3. Cabrini is part of a major metropolitan area and coverage in our Loquitur stories should reflect that fact. I would say that this issue of the Loquitur does localize events beyond the campus and covers off-campus news. However, I would not say that it quite provides a “local connection” to Cabrini overall. It covers off campus events including Donald Trump and the media, Scott Pruitt’s new EPA, and education of girls in developing countries. Therefor, we definitely have our fair share of stories that go off campus. Personally, I would say the best story that localized an event beyond the campus was definitely Anna’s on the climate change march in Philadelphia. I feel as if this story has been a bit underrated and deserves a little more recognition. Anna went out of her way to pitch and write this story when luckily having fate practically place it into her lap one average day. In addition to that she also took photos, video and stepped out of her comfort zone to get interviews. Kudos to her – initiative!!!


Homework for February 20, 2017

A. New York Times

1. Trump, Meeting with Netanyahu, Backs Away From Palestinian State (Feb. 15)
Trump has recently declared that the United States would no longer insist on the creation of a Palestinian state as part of a peace accord between Israel and the Palestinians. Instead, he has promised to put effort into bringing the two sides together with a flexible agreement. He specifically said that he is looking at a two-state and one-state formulation/solution. Trump is confident in his ability to produce a breakthrough and make a deal, as long as Israel is flexible in any future discussions.

Mr. Netanyahu embraced Trump’s declaration, as long as the Palestinians recognize Israel as a Jewish state and the Israel maintain security control over the entire West Bank. Mr. Netanyahu actually looked forward to Mr. Trump’s inauguration, because it is the first time in his tour terms as prime minister that he would have a Republican president as a partner.

However, Trump’s focus on this Palestinian conflict has put the threat from Iran, a topic that is important to Mr. Netanyahu, in a standstill. He has yet to say anything about abandoning or renegotiating Obama’s nuclear agreement with Iran, even though he said it was one of the worst deals he has ever seen. He also has yet to repeat his vow to move the American Embassy to Jerusalem. Currently, his focus is on promising to do everything within his and our power to stop “long-simmering racism.”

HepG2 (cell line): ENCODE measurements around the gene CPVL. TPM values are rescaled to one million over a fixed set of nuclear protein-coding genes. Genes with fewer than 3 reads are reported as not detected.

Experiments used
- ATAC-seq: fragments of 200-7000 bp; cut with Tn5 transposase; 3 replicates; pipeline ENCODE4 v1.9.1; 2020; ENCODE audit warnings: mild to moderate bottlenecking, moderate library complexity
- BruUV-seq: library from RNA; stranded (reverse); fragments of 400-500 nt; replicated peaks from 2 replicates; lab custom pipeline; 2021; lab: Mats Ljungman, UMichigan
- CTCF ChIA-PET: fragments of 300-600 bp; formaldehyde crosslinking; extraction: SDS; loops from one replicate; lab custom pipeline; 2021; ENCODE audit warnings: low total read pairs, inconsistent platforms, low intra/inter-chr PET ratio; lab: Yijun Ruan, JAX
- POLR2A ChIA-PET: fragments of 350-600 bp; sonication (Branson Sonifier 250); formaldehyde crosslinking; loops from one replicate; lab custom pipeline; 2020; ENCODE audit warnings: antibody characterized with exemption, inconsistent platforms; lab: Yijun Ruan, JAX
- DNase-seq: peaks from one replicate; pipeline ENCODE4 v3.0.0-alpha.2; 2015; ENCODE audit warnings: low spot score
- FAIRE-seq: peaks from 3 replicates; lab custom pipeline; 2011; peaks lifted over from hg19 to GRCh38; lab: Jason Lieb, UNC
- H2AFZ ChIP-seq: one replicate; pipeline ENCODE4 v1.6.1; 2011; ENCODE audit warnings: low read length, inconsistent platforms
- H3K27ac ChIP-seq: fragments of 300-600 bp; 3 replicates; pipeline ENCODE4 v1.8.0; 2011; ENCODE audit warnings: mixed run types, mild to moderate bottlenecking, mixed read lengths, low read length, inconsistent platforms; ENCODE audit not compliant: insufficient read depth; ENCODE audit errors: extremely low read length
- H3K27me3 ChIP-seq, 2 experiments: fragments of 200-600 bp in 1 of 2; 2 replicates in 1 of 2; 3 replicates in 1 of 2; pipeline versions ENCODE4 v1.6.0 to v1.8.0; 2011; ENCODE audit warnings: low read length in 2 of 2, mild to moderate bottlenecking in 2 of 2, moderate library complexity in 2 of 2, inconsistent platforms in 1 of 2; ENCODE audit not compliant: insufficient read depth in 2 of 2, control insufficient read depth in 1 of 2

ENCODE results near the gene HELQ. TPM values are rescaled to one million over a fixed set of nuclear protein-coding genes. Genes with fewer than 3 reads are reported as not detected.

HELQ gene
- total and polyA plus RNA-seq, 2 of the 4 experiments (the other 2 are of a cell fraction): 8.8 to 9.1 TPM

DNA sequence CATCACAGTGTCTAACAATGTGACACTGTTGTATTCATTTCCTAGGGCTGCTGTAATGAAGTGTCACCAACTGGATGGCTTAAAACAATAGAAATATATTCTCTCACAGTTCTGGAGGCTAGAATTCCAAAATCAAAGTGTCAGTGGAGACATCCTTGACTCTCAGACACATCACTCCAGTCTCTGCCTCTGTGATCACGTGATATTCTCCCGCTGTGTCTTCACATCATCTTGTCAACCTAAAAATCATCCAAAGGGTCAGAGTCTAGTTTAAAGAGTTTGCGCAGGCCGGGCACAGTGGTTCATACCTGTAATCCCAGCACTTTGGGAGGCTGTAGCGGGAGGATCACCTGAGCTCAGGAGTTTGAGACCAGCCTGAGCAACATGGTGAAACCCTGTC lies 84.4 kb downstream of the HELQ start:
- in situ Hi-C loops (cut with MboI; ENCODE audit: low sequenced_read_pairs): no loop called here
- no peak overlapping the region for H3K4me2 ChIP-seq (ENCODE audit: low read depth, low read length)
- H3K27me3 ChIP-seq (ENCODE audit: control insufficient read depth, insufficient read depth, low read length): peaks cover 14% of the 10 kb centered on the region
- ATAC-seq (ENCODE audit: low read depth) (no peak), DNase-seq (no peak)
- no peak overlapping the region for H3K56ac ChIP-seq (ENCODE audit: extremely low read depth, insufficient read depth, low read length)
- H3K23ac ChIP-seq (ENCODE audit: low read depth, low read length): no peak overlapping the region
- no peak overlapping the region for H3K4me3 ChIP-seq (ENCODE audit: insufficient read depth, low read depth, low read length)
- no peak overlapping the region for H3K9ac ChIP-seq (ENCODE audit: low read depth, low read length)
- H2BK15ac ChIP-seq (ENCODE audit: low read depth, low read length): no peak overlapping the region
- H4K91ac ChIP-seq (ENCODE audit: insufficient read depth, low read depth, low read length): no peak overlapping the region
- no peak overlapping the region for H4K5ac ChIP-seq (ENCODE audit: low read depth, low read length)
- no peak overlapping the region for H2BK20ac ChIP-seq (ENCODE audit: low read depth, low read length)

2. The One-State Two-State Blues (Feb. 17)
In this New York Times article, open-ed columnist Roger Cohen discusses all of the background information relating to President Trump’s recent appearance with Prime Minister Benjamin Netanyahu of Israel. However, he really puts his own touch of personality and opinionated tone into his writing, as to making it another formal and informational article.

Cohen first mentions how Trump was debating as to whether a peace agreement between Israel and the Palestinians should involve one state or two. In his eyes, there is not a basis for believing that the two-state idea is even achievable. Also, the only “one state” that he thinks Palestinians would like or accept is one in which they are equal citizens who get to vote. Trump did also say that both sides would have to make compromises though.

On the other hand, Netanyahu was up front with his aspirations, saying he prefers a Jewish state to retain the overriding security control over the entire area west of the Jordan River. According to Cohen, Netanyahu is going to have to put a half to settlement growth though.

One thing that Trump and Netanyahu obviously had in common during their appearance though is that they both share a love for the Palestinian people.

Apparently the education Minister of Israeli announced a “new era” recently as well, saying that there was no need for a “third Palestinian state beyond Jordan and Gaza.” Now, Israel will not annex the West Bank, because that would add 2.5 million Palestinian citizens and undo the Jewish state. Instead, they will continue with settlement growth, as they have for the past five decades.